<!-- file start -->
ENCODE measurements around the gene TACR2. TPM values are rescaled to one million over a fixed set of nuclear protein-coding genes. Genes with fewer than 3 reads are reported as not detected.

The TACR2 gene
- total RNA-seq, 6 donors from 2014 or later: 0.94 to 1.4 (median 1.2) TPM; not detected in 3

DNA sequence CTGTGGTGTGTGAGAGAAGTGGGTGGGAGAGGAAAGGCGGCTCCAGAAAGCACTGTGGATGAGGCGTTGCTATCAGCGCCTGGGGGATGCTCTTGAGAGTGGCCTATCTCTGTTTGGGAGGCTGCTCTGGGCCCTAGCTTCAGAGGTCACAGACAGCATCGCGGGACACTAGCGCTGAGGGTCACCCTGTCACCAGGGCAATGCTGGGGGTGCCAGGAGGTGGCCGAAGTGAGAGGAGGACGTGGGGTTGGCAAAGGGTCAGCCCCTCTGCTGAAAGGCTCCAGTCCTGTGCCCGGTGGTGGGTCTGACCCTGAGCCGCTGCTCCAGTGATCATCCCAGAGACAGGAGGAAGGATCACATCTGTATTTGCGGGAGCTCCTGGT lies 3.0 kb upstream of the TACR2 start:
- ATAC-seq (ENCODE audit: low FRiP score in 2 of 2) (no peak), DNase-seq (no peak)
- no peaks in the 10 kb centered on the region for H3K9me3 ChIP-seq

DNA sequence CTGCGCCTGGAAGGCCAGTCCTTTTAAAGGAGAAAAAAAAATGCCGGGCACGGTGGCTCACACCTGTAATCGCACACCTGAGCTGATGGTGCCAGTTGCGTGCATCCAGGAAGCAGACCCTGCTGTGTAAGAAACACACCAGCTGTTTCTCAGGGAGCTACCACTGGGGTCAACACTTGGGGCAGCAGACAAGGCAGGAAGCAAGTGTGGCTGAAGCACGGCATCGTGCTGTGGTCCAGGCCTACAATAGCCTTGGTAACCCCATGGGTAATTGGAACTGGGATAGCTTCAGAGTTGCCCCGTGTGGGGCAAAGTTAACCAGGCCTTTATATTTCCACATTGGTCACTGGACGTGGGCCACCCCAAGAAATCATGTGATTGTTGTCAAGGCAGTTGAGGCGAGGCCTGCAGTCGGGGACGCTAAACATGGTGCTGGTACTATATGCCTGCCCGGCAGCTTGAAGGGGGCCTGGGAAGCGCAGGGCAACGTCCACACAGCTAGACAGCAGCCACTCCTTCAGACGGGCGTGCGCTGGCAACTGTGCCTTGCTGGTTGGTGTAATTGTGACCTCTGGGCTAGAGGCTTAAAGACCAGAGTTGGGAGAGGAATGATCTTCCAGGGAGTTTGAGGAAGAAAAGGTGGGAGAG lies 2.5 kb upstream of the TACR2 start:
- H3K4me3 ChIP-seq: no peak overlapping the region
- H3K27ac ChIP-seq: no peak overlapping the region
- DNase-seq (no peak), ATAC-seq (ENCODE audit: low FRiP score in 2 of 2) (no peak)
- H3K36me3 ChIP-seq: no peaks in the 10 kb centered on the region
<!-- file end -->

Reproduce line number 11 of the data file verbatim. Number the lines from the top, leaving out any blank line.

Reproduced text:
- H3K36me3 ChIP-seq: no peaks in the 10 kb centered on the region